This column is a monthly feature of “Health & Exercise Forum” in association with the students and faculty of Geisinger Commonwealth School of Medicine (formerly The Commonwealth Medical College).
Breast Cancer & Metastasis: What does it mean?
By Pamela Lucchesi, PhD, FAHA
Dr. Lucchesi Chair of Basic Sciences and Professor of Physiology at Geisinger Commonwealth School of Medicine
Suzanne Alba O’Hara, from Wyoming in Luzerne county, was kind enough to share her story in an effort to help raise the level of awareness for fellow citizens of NEPA. She received her first breast cancer diagnosis in 2012, after her dermatologist noticed some skin discoloration. She endured eight cycles of chemotherapy and 42 radiation treatments and believed she had achieved remission. After four years of celebrating life cancer-free, Suzanne began feeling pain on her right side under her ribs. Thinking it must be her gallbladder or some other non-cancer-related problem, she visited her primary care doctor, who ordered an ultrasound. The ultrasound showed “spots” on her liver. Subsequent CT and PET scans confirmed that her breast cancer had come back and spread to her liver and spine, leading to a diagnosis of stage IV or metastatic breast cancer. Suzanne knew at the time of her original treatment that there was a possibility that the cancer would return, but cancer was the last thing on her mind in 2016.
Breast cancer is a disease caused by uncontrolled growth of breast tissue cells. The disease is treatable with chemotherapy and radiation, which kills these rapidly growing cells, or with surgical removal of a tumor. Typically, people diagnosed with early stage breast cancer manage to achieve remission, meaning there is no longer any evidence of the cancer. However, although there may be no signs of disease, sometimes the errant cells manage to escape treatment, and move to other places in the body. This process of tumor cells migrating and growing in other places is called metastasis.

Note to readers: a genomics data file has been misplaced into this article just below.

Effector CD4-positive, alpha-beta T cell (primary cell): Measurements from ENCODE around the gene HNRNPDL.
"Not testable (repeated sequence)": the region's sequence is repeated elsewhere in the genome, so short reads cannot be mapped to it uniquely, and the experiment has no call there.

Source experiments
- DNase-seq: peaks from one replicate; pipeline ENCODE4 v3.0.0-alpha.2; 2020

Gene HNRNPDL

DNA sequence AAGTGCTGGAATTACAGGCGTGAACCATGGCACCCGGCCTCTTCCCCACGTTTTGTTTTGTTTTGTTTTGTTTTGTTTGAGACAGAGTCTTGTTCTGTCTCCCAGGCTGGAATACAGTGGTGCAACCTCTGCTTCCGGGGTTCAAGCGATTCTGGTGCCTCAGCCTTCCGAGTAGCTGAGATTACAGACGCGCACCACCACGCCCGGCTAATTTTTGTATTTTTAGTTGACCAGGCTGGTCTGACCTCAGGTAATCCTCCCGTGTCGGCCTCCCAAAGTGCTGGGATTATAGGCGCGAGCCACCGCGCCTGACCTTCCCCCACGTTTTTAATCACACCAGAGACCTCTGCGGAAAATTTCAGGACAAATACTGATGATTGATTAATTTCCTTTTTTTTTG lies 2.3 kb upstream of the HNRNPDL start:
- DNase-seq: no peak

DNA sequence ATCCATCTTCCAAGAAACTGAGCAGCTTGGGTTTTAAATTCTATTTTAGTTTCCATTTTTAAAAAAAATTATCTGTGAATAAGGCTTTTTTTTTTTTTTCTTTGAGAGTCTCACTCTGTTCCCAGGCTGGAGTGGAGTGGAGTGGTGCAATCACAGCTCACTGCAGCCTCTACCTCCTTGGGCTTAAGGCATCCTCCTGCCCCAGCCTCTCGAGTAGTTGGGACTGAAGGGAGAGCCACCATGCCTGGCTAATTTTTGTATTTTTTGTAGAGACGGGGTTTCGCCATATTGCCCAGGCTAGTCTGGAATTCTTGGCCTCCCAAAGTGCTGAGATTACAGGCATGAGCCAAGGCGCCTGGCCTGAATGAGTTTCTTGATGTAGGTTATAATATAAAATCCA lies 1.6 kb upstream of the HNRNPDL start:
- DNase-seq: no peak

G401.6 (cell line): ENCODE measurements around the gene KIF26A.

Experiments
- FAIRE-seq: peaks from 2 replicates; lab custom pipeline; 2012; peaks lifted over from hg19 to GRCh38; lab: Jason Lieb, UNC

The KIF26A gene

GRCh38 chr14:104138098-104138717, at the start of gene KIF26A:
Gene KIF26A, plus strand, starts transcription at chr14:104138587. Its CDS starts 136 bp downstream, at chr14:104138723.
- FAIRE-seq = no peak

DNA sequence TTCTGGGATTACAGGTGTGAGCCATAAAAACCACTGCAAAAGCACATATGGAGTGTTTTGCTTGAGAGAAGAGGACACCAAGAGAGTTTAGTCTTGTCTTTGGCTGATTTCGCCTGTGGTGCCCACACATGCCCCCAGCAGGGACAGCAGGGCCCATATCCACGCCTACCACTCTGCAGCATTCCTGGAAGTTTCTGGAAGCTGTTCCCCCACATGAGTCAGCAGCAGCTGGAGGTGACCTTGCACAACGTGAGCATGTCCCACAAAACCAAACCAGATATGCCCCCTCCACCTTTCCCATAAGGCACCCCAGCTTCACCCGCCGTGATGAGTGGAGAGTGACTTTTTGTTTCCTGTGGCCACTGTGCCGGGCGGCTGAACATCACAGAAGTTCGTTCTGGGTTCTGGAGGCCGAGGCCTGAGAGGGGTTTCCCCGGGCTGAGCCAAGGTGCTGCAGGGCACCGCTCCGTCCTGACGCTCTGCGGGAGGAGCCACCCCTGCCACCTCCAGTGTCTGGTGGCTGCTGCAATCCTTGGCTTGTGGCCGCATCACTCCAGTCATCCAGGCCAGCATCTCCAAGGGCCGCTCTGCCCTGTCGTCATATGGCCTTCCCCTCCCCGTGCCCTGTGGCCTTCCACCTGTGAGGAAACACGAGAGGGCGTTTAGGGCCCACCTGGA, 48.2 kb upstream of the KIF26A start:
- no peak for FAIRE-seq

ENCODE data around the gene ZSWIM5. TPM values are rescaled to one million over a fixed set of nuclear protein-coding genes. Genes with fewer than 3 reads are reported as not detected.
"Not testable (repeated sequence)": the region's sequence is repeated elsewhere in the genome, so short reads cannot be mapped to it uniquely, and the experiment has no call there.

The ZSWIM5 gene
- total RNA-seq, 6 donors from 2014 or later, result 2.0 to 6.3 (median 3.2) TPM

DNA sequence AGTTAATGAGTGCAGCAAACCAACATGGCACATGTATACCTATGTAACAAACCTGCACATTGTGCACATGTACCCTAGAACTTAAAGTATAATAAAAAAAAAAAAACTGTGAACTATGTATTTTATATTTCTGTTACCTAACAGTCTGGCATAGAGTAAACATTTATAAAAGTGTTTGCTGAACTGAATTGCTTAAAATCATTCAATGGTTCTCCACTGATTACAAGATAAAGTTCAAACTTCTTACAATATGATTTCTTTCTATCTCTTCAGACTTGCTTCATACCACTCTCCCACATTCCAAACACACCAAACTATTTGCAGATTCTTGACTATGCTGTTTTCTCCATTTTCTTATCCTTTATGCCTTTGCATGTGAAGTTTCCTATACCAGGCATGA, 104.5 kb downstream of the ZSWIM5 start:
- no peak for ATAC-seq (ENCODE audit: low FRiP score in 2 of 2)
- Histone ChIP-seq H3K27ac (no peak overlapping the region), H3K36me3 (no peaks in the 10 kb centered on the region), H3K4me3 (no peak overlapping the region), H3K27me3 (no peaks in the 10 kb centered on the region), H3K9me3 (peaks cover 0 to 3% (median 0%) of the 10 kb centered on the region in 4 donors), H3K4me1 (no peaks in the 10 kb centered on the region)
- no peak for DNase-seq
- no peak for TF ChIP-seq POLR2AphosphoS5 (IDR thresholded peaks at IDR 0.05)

Metastatic breast cancer (MBC) is also known as stage IV, advanced or chronic breast cancer. Once breast cancer reaches this stage, it cannot be cured, but it can be treated. Sometimes when breast cancer is first discovered, it has already metastasized, but MBC is frequently diagnosed as a recurrence, often several years after a patient has already achieved remission of an early stage breast cancer. This was the case for Suzanne.
Nationally, there are an estimated 150,000 to 250,000 people in the U.S. living with MBC. This broad estimate reveals a data-collection problem that clouds our ability to say with certainty what percentage of people treated for early breast cancer later suffer a recurrence. Currently, statistics are not collected for metastatic recurrences, which comprise the larger portion of MBC cases. Most U.S. registries only count new cases and cancer deaths. If a breast cancer patient has a recurrence sometime after initial treatment, there is no national registry to which doctors must submit that information.